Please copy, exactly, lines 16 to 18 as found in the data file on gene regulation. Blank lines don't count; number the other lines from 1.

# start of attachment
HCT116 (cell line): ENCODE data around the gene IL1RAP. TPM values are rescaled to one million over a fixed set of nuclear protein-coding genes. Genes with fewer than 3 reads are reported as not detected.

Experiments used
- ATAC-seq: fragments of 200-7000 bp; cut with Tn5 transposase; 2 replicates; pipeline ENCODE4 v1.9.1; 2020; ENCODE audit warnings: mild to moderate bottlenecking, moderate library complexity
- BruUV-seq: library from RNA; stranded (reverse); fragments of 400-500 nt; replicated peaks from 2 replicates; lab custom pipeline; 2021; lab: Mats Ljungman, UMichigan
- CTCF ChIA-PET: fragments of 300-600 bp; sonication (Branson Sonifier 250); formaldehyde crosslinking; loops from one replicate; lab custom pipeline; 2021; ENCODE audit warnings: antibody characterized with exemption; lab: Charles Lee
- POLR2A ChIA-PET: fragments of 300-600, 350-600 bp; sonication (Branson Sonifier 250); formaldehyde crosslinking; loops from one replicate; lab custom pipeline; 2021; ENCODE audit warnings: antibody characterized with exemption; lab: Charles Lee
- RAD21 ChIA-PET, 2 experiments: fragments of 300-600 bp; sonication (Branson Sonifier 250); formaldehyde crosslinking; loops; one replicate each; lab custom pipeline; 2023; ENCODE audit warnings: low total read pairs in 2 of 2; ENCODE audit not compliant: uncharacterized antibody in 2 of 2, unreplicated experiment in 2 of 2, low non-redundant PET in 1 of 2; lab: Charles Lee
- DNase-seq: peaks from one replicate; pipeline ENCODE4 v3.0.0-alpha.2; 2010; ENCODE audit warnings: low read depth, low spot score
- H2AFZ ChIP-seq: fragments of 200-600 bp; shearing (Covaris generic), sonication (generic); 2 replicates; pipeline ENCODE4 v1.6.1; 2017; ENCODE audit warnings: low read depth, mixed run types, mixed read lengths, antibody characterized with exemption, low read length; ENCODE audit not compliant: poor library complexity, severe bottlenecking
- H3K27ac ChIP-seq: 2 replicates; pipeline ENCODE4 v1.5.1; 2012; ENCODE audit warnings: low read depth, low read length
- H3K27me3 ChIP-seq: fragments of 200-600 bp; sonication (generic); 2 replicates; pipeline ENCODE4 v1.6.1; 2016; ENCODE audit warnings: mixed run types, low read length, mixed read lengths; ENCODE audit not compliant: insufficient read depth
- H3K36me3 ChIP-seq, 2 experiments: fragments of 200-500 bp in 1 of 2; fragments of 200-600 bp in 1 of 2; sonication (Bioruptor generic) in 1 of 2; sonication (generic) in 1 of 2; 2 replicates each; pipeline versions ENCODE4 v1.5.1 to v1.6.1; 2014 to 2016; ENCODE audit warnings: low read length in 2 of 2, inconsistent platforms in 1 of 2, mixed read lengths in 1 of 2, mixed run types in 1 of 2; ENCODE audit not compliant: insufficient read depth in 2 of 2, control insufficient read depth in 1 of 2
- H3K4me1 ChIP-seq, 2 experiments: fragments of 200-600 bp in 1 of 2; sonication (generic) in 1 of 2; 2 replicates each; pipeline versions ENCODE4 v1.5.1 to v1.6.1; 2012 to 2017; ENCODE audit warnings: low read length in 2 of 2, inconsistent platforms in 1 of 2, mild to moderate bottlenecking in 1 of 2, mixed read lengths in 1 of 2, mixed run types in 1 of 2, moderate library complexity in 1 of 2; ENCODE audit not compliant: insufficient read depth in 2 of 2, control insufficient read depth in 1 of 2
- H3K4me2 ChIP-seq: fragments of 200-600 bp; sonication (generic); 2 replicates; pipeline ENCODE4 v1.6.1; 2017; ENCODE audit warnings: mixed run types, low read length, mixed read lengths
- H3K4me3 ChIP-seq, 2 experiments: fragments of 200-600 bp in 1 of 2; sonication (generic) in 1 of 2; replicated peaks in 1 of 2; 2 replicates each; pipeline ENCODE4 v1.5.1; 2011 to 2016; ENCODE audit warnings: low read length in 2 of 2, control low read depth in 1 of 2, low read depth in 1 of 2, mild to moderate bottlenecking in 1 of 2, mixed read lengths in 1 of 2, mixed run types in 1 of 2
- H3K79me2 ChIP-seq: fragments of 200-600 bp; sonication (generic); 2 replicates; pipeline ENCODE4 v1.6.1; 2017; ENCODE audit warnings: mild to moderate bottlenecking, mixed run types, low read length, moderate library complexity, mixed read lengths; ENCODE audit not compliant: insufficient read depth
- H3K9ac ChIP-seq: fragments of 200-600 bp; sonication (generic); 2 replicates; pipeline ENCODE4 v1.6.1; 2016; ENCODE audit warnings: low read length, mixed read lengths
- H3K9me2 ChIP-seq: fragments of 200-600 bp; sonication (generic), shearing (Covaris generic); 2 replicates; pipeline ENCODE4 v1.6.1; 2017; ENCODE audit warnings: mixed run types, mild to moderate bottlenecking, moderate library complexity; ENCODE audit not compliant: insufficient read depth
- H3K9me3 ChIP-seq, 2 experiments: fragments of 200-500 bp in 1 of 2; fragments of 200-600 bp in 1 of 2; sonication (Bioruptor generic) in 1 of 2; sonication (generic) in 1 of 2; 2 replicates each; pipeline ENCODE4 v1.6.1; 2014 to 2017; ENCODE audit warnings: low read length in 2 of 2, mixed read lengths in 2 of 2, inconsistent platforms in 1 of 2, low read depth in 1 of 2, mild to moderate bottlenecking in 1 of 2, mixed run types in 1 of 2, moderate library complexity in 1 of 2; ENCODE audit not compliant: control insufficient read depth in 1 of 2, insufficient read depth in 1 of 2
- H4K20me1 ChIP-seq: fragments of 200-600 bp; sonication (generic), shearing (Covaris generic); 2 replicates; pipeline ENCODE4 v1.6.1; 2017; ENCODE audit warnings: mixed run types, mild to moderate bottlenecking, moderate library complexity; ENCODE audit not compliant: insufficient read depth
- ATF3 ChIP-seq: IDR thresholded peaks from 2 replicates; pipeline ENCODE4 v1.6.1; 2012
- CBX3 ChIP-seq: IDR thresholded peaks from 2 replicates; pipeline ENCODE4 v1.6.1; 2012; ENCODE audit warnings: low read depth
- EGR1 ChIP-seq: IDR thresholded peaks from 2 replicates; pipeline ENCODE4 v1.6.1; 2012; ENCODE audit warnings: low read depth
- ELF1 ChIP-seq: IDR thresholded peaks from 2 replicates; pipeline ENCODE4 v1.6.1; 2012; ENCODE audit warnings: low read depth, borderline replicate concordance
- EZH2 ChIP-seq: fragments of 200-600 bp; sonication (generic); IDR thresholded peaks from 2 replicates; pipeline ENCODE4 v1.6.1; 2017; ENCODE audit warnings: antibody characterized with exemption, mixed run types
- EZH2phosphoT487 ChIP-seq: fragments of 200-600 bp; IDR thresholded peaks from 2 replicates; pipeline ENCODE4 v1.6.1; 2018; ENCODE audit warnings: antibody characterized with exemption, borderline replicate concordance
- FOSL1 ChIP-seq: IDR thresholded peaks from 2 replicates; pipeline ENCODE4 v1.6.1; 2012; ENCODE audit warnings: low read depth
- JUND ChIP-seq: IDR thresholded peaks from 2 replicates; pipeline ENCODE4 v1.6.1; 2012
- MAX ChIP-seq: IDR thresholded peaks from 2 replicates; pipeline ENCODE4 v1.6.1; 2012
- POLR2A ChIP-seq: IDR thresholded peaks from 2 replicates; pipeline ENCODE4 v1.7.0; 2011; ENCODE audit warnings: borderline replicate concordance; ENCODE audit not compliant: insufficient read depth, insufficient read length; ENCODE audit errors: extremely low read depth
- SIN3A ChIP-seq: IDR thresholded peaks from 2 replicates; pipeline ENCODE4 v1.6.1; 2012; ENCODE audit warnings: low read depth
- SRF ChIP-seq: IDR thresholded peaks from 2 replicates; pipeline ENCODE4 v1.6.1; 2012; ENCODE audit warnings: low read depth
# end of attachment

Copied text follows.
- H3K79me2 ChIP-seq: fragments of 200-600 bp; sonication (generic); 2 replicates; pipeline ENCODE4 v1.6.1; 2017; ENCODE audit warnings: mild to moderate bottlenecking, mixed run types, low read length, moderate library complexity, mixed read lengths; ENCODE audit not compliant: insufficient read depth
- H3K9ac ChIP-seq: fragments of 200-600 bp; sonication (generic); 2 replicates; pipeline ENCODE4 v1.6.1; 2016; ENCODE audit warnings: low read length, mixed read lengths
- H3K9me2 ChIP-seq: fragments of 200-600 bp; sonication (generic), shearing (Covaris generic); 2 replicates; pipeline ENCODE4 v1.6.1; 2017; ENCODE audit warnings: mixed run types, mild to moderate bottlenecking, moderate library complexity; ENCODE audit not compliant: insufficient read depth